Alice Thacher Post to John Barrett, April 16, 1917


<Copy for Miss Addams from A. T. Post>

April 16, 1917.

Dear Mr. Barrett:

Through your kindness I had the pleasure of listening to your very informative lecture last evening, and I have only one criticism to offer.

It seems to me that you were, of course unintentionally, unjust to Miss Addams, probably through some hearsay information.

I was present at Carnegie Hall in New York in August, 1915, when Miss Addams made the statement to which you referred last evening, and which she has not, I think, repeated in public addresses because it was so misunderstood at that time.

Miss Addams did not in the least accuse the soldiers of the Great War of drunkenness. What she did say was that deadening [stimulants] were administered before men were sent into some of the most dreadful bayonet charges. This was specifically told her while she was in Europe that summer, and, as you doubtless remember, it was also stated during those first two years by some of the war correspondents. I cut out one or more such statements at the time, but have not them by me now. One of the statements described the different stimulants favored in the different armies. It was plain rum in one army, and the Germans were said to use some etheric compound. A similar story has reached me recently through private, not newspaper sources.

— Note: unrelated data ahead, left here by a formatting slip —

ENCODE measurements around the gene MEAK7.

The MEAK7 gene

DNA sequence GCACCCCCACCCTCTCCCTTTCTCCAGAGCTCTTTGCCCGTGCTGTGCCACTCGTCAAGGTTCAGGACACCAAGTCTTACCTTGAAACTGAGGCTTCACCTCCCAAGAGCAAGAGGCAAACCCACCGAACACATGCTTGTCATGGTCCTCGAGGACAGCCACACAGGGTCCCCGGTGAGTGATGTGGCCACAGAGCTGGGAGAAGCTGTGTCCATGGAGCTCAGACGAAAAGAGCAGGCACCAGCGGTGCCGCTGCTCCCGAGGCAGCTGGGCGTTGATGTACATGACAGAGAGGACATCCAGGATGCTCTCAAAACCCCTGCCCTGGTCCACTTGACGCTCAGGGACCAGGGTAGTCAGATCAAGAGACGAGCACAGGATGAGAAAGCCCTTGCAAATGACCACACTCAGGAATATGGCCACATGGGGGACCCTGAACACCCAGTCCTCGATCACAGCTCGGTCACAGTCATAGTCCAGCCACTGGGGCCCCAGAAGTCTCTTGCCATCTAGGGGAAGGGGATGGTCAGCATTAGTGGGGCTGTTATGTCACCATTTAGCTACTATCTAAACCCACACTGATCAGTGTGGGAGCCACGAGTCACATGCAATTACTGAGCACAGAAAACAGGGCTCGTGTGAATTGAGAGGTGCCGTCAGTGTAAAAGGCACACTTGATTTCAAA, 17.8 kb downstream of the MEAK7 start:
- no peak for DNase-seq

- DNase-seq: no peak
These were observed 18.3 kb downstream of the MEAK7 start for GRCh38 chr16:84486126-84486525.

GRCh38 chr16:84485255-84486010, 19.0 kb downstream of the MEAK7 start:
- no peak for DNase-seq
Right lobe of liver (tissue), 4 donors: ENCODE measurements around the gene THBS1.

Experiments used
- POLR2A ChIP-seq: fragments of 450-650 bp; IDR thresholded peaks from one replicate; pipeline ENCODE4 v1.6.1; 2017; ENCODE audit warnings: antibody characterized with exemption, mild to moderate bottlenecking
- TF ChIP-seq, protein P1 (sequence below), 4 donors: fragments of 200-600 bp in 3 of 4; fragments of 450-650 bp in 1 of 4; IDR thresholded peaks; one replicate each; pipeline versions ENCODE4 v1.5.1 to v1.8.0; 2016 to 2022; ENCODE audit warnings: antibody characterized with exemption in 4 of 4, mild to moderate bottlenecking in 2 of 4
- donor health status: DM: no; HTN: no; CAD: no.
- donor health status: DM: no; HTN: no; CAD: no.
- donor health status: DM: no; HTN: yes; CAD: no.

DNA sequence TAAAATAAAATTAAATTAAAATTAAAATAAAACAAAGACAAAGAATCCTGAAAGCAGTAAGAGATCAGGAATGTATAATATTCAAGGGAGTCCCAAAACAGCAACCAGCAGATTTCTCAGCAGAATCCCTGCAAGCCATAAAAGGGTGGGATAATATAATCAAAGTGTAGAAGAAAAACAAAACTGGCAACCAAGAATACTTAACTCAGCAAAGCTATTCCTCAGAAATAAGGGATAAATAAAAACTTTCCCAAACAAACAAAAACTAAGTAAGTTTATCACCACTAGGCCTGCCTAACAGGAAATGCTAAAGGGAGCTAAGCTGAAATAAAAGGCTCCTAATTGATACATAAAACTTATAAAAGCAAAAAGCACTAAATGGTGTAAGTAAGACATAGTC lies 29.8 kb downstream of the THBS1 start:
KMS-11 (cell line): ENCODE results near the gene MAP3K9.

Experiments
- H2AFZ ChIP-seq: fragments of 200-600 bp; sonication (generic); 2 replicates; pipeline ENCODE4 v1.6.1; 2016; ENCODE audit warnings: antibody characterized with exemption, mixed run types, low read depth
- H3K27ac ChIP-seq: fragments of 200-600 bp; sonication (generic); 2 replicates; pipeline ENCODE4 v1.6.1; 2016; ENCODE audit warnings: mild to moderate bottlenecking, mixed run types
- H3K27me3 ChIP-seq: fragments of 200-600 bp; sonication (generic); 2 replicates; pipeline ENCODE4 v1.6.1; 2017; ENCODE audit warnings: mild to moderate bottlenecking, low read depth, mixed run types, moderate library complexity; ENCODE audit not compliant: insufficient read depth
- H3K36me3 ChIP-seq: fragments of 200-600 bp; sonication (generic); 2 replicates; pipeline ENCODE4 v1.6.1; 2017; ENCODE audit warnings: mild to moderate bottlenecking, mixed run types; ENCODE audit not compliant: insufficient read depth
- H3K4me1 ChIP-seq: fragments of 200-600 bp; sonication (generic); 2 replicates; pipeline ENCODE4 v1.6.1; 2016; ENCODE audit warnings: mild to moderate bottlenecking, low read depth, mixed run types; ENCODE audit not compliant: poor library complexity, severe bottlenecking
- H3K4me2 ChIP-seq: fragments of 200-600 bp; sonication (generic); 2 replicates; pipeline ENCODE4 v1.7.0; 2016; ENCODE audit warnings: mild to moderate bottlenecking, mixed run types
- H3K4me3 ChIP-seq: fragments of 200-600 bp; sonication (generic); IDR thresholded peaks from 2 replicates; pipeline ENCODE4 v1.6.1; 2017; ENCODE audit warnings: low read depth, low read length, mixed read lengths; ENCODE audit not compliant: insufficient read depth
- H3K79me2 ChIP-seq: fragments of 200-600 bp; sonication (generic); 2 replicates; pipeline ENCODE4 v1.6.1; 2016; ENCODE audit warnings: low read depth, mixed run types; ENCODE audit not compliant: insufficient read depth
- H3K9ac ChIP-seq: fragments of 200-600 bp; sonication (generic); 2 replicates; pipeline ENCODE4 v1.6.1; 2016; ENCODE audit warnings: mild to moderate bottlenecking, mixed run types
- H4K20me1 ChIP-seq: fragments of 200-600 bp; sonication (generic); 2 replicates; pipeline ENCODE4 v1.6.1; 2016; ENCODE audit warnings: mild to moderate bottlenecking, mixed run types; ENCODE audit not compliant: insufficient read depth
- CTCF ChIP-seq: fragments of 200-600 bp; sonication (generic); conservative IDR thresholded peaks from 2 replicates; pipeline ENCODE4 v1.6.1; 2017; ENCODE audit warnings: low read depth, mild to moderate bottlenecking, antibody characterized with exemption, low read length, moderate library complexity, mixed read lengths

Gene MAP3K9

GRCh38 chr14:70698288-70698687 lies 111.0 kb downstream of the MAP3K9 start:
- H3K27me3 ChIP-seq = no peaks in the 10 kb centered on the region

Now, my dear Mr. Barrett, the above evidence is only hearsay, but so is much that we all have to pass along as fact that we believe. Whatever I may repeat from what you told us last night, becomes from my lips hearsay evidence.

The statement made by Miss Addams at Carnegie Hall may have been a mistaken one, but it was not the statement that you attributed to her last evening, if you will permit me to speak positively of a matter of my own knowledge.

Nor did Miss Addams' statement involve anything discreditable to either the soldiers or the officers implicated. I should not think it to the discredit of our generous, sensitive, high-minded American youth if it should be found to be true that they could not go into the sickening horrors of a bayonet charge without the aid of a stupefying [stimulant].

In England it is reported that men sicken over the necessary bayonet practice on a dummy. Can you, sir, contemplate with equanimity the use of a bayonet upon the most sensitive parts of a fellow-human being so close to you that you could lay your hand upon him? [page 2]

I do not believe that any one has thought the reports of drugging I am discussing discredited anybody or any thing but modern warfare.

With apologies for so trespassing upon your time, I am

Very sincerely yours,

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